Over at the Milwaukee Tool booth, the company, renowned for quality tools, showcased its hand-tool-focused M18 FUEL, and heavy-duty MX FUEL battery systems. The M18 system, when combined with Milwaukee’s REDLITHIUM technology and Super Charger, powers tools like the M18 FORECLOGIC 3” Underground Cable Cutter or SUPER HAWG Right Angle Drill with a 30 percent smaller battery, providing an 80 percent charge in just 15 minutes.

Simultaneously, the MX FUEL series powers tools, previously the domain of gas-powered equipment, such as the 14-inch Cut-Off Saw, 20-inch Plate compactor, or their all-electric Breaker. These battery-electric tools offer lighter weight, less vibration, less noise and no engine emissions enhancing utility jobsite efficiency.

Although some alternative energy equipment showcased at The Utility Expo remains in the concept/prototype stage, a substantial portion is ready for arrival on jobsites. The 2023 show featured a record amount of alternative energy tech, hinting at an even greater presence in the 2025 show.

AEM Hall of Fame inductees Akio Takeuchi (L) and Susanne Cobey (R). Photo courtesy of the Association of Equipment Manufacturers (AEM).
AEM Hall of Fame inductees Akio Takeuchi (L) and Susanne Cobey (R). Photo courtesy of the Association of Equipment Manufacturers (AEM).

What Else is on the Horizon?

According to a Fact Sheet published by the White House in November 2022, approximately 70 percent of the country’s transmission lines are more than 25 years old, and lines that reach their lifespan cause energy distribution issues.

The U.S. Energy Information Administration (EIA) published a report the previous year that documents how many hours energy customers experienced disruptions. In 2020, electricity customers experienced more than eight hours of power disruptions that year, which was the highest amount recorded by the EIA.

Energy companies face numerous challenges from power disruptions to environmental concerns to cost increases.

Energy storage is one of the latest means energy companies are using to address several of their top issues. By connecting large-scale battery energy storage solutions (BESS) installations to the grid, energy companies have the potential to make energy distribution more reliable, cheaper and greener.

Battery storage in the U.S. is growing exponentially. According to a 2022 analysis by the McKinsey Battery Insights team, “The entire lithium-ion (Li-ion) battery chain, from mining through recycling, could grow by over 30 percent annually from 2022 to 2030, when it would reach a value of more than $400 billion and a market size of 4.7 TWh (terawatts).”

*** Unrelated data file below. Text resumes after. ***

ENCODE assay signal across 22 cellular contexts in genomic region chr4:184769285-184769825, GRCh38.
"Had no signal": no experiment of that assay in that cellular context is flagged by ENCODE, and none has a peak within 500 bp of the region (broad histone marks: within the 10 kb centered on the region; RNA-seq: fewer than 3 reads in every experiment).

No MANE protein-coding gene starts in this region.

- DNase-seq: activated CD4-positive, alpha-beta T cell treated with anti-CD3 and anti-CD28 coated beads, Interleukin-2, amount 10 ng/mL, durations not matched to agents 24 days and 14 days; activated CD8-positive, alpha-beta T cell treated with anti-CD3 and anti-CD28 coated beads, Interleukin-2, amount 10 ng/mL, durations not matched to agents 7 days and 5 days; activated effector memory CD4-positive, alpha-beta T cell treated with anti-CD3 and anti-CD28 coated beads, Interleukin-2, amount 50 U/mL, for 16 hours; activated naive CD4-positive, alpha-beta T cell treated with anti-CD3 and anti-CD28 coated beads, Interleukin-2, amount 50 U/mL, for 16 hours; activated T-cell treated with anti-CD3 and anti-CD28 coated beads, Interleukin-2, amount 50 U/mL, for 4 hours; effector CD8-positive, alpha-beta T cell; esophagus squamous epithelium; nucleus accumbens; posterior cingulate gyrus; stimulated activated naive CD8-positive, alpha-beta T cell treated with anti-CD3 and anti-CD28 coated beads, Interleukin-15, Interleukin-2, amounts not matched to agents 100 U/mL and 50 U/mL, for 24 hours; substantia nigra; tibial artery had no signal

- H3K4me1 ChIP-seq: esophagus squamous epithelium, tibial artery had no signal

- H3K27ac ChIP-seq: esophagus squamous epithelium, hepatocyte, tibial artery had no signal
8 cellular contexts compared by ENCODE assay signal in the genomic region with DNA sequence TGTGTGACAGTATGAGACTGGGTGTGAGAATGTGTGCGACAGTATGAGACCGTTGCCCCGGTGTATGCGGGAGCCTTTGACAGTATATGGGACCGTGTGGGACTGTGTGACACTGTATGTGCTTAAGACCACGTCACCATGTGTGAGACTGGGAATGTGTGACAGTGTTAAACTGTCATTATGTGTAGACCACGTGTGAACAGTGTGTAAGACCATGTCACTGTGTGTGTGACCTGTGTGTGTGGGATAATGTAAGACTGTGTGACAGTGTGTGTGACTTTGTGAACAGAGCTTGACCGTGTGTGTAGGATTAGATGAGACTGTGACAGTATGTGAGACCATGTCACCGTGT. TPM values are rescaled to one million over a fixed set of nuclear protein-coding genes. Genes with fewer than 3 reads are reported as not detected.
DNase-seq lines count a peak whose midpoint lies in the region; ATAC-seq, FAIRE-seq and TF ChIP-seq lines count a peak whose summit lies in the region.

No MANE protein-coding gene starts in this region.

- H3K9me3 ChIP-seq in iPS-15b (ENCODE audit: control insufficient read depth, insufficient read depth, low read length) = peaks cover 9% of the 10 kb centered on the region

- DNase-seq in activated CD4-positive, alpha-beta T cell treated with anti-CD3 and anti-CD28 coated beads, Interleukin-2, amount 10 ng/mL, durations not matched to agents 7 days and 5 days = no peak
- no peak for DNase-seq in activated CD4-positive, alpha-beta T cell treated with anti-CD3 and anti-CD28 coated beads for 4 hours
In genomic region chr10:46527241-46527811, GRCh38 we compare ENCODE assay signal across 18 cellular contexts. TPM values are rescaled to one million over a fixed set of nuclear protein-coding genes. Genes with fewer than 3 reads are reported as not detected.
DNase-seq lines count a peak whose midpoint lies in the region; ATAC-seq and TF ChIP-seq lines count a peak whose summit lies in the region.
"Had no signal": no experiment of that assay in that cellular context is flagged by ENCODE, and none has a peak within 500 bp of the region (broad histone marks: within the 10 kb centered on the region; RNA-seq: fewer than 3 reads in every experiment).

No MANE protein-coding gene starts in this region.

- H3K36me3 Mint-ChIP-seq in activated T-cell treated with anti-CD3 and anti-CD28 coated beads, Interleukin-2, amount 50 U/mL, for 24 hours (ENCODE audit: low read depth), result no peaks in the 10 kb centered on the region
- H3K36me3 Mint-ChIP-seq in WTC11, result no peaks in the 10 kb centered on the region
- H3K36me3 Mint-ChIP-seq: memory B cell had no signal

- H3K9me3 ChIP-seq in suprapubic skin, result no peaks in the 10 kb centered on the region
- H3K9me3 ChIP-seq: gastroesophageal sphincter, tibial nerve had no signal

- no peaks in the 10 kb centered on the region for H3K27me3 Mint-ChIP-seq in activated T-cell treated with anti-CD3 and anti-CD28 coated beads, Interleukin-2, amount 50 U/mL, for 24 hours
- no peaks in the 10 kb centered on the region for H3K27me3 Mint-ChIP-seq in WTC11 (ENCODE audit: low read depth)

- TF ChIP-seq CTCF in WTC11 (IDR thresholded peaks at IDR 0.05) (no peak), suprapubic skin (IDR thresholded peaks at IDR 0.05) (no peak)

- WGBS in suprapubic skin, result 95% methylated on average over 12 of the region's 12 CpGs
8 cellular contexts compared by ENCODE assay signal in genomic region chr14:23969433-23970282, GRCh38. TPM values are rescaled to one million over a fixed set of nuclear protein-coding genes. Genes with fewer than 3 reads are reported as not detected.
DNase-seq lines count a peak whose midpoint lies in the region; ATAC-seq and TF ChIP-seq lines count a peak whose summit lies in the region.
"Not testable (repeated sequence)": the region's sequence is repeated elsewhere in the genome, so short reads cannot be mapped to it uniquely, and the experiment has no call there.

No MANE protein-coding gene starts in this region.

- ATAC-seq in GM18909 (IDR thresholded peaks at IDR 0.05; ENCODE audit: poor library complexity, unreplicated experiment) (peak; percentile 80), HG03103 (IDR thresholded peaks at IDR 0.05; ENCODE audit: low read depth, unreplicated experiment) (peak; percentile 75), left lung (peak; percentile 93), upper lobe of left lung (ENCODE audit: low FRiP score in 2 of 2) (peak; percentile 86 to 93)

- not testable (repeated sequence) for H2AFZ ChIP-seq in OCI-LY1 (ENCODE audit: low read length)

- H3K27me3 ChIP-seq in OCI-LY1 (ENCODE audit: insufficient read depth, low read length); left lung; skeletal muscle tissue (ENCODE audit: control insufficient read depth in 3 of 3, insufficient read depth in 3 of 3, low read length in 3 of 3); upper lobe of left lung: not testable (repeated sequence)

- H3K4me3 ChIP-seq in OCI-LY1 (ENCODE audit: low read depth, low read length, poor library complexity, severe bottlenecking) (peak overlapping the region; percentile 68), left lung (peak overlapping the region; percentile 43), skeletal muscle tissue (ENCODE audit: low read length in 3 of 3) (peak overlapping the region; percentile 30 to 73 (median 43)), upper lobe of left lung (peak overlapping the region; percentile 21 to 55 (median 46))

Several recent changes to battery costs and power densities have made batteries more attractive as a large-scale solution. Also, new battery technologies, architectures and chemistries have been developed, which offer different strengths and characteristics, so batteries function better in specific applications.

Lithium-ion batteries are the dominant battery type on the market. According to the EIA, more than 90 percent of large-scale BESS systems in the U.S. use lithium-ion batteries.

The world’s largest BESS is the Moss Landing Energy Storage Facility in California. It’s a 300-megawatt lithium-ion battery.

The growth of solar and wind-generated power is one of the top drivers of BESS, because solar and wind aren’t consistent sources of energy. And energy companies are planning for even more clean power development, so BESS is a great tool for helping them green their grids.

In response to the demand for greater storage solutions, companies are developing new solutions.

The Modern Tech That makes Modern Society Possible

If you’re interested in the latest trends in this industry, you can keep up to date at The Utility Expo. The Expo will return to Louisville and the Kentucky Exposition Center October 7-9, 2025.

Author Profile
John Rozum
Senior Director of Agriculture and Utility Exhibitions and Events - Association of Equipment Manufacturers

John Rozum is the Senior Director of Agriculture and Utility Exhibitions and Events at the Association of Equipment Manufacturers (AEM).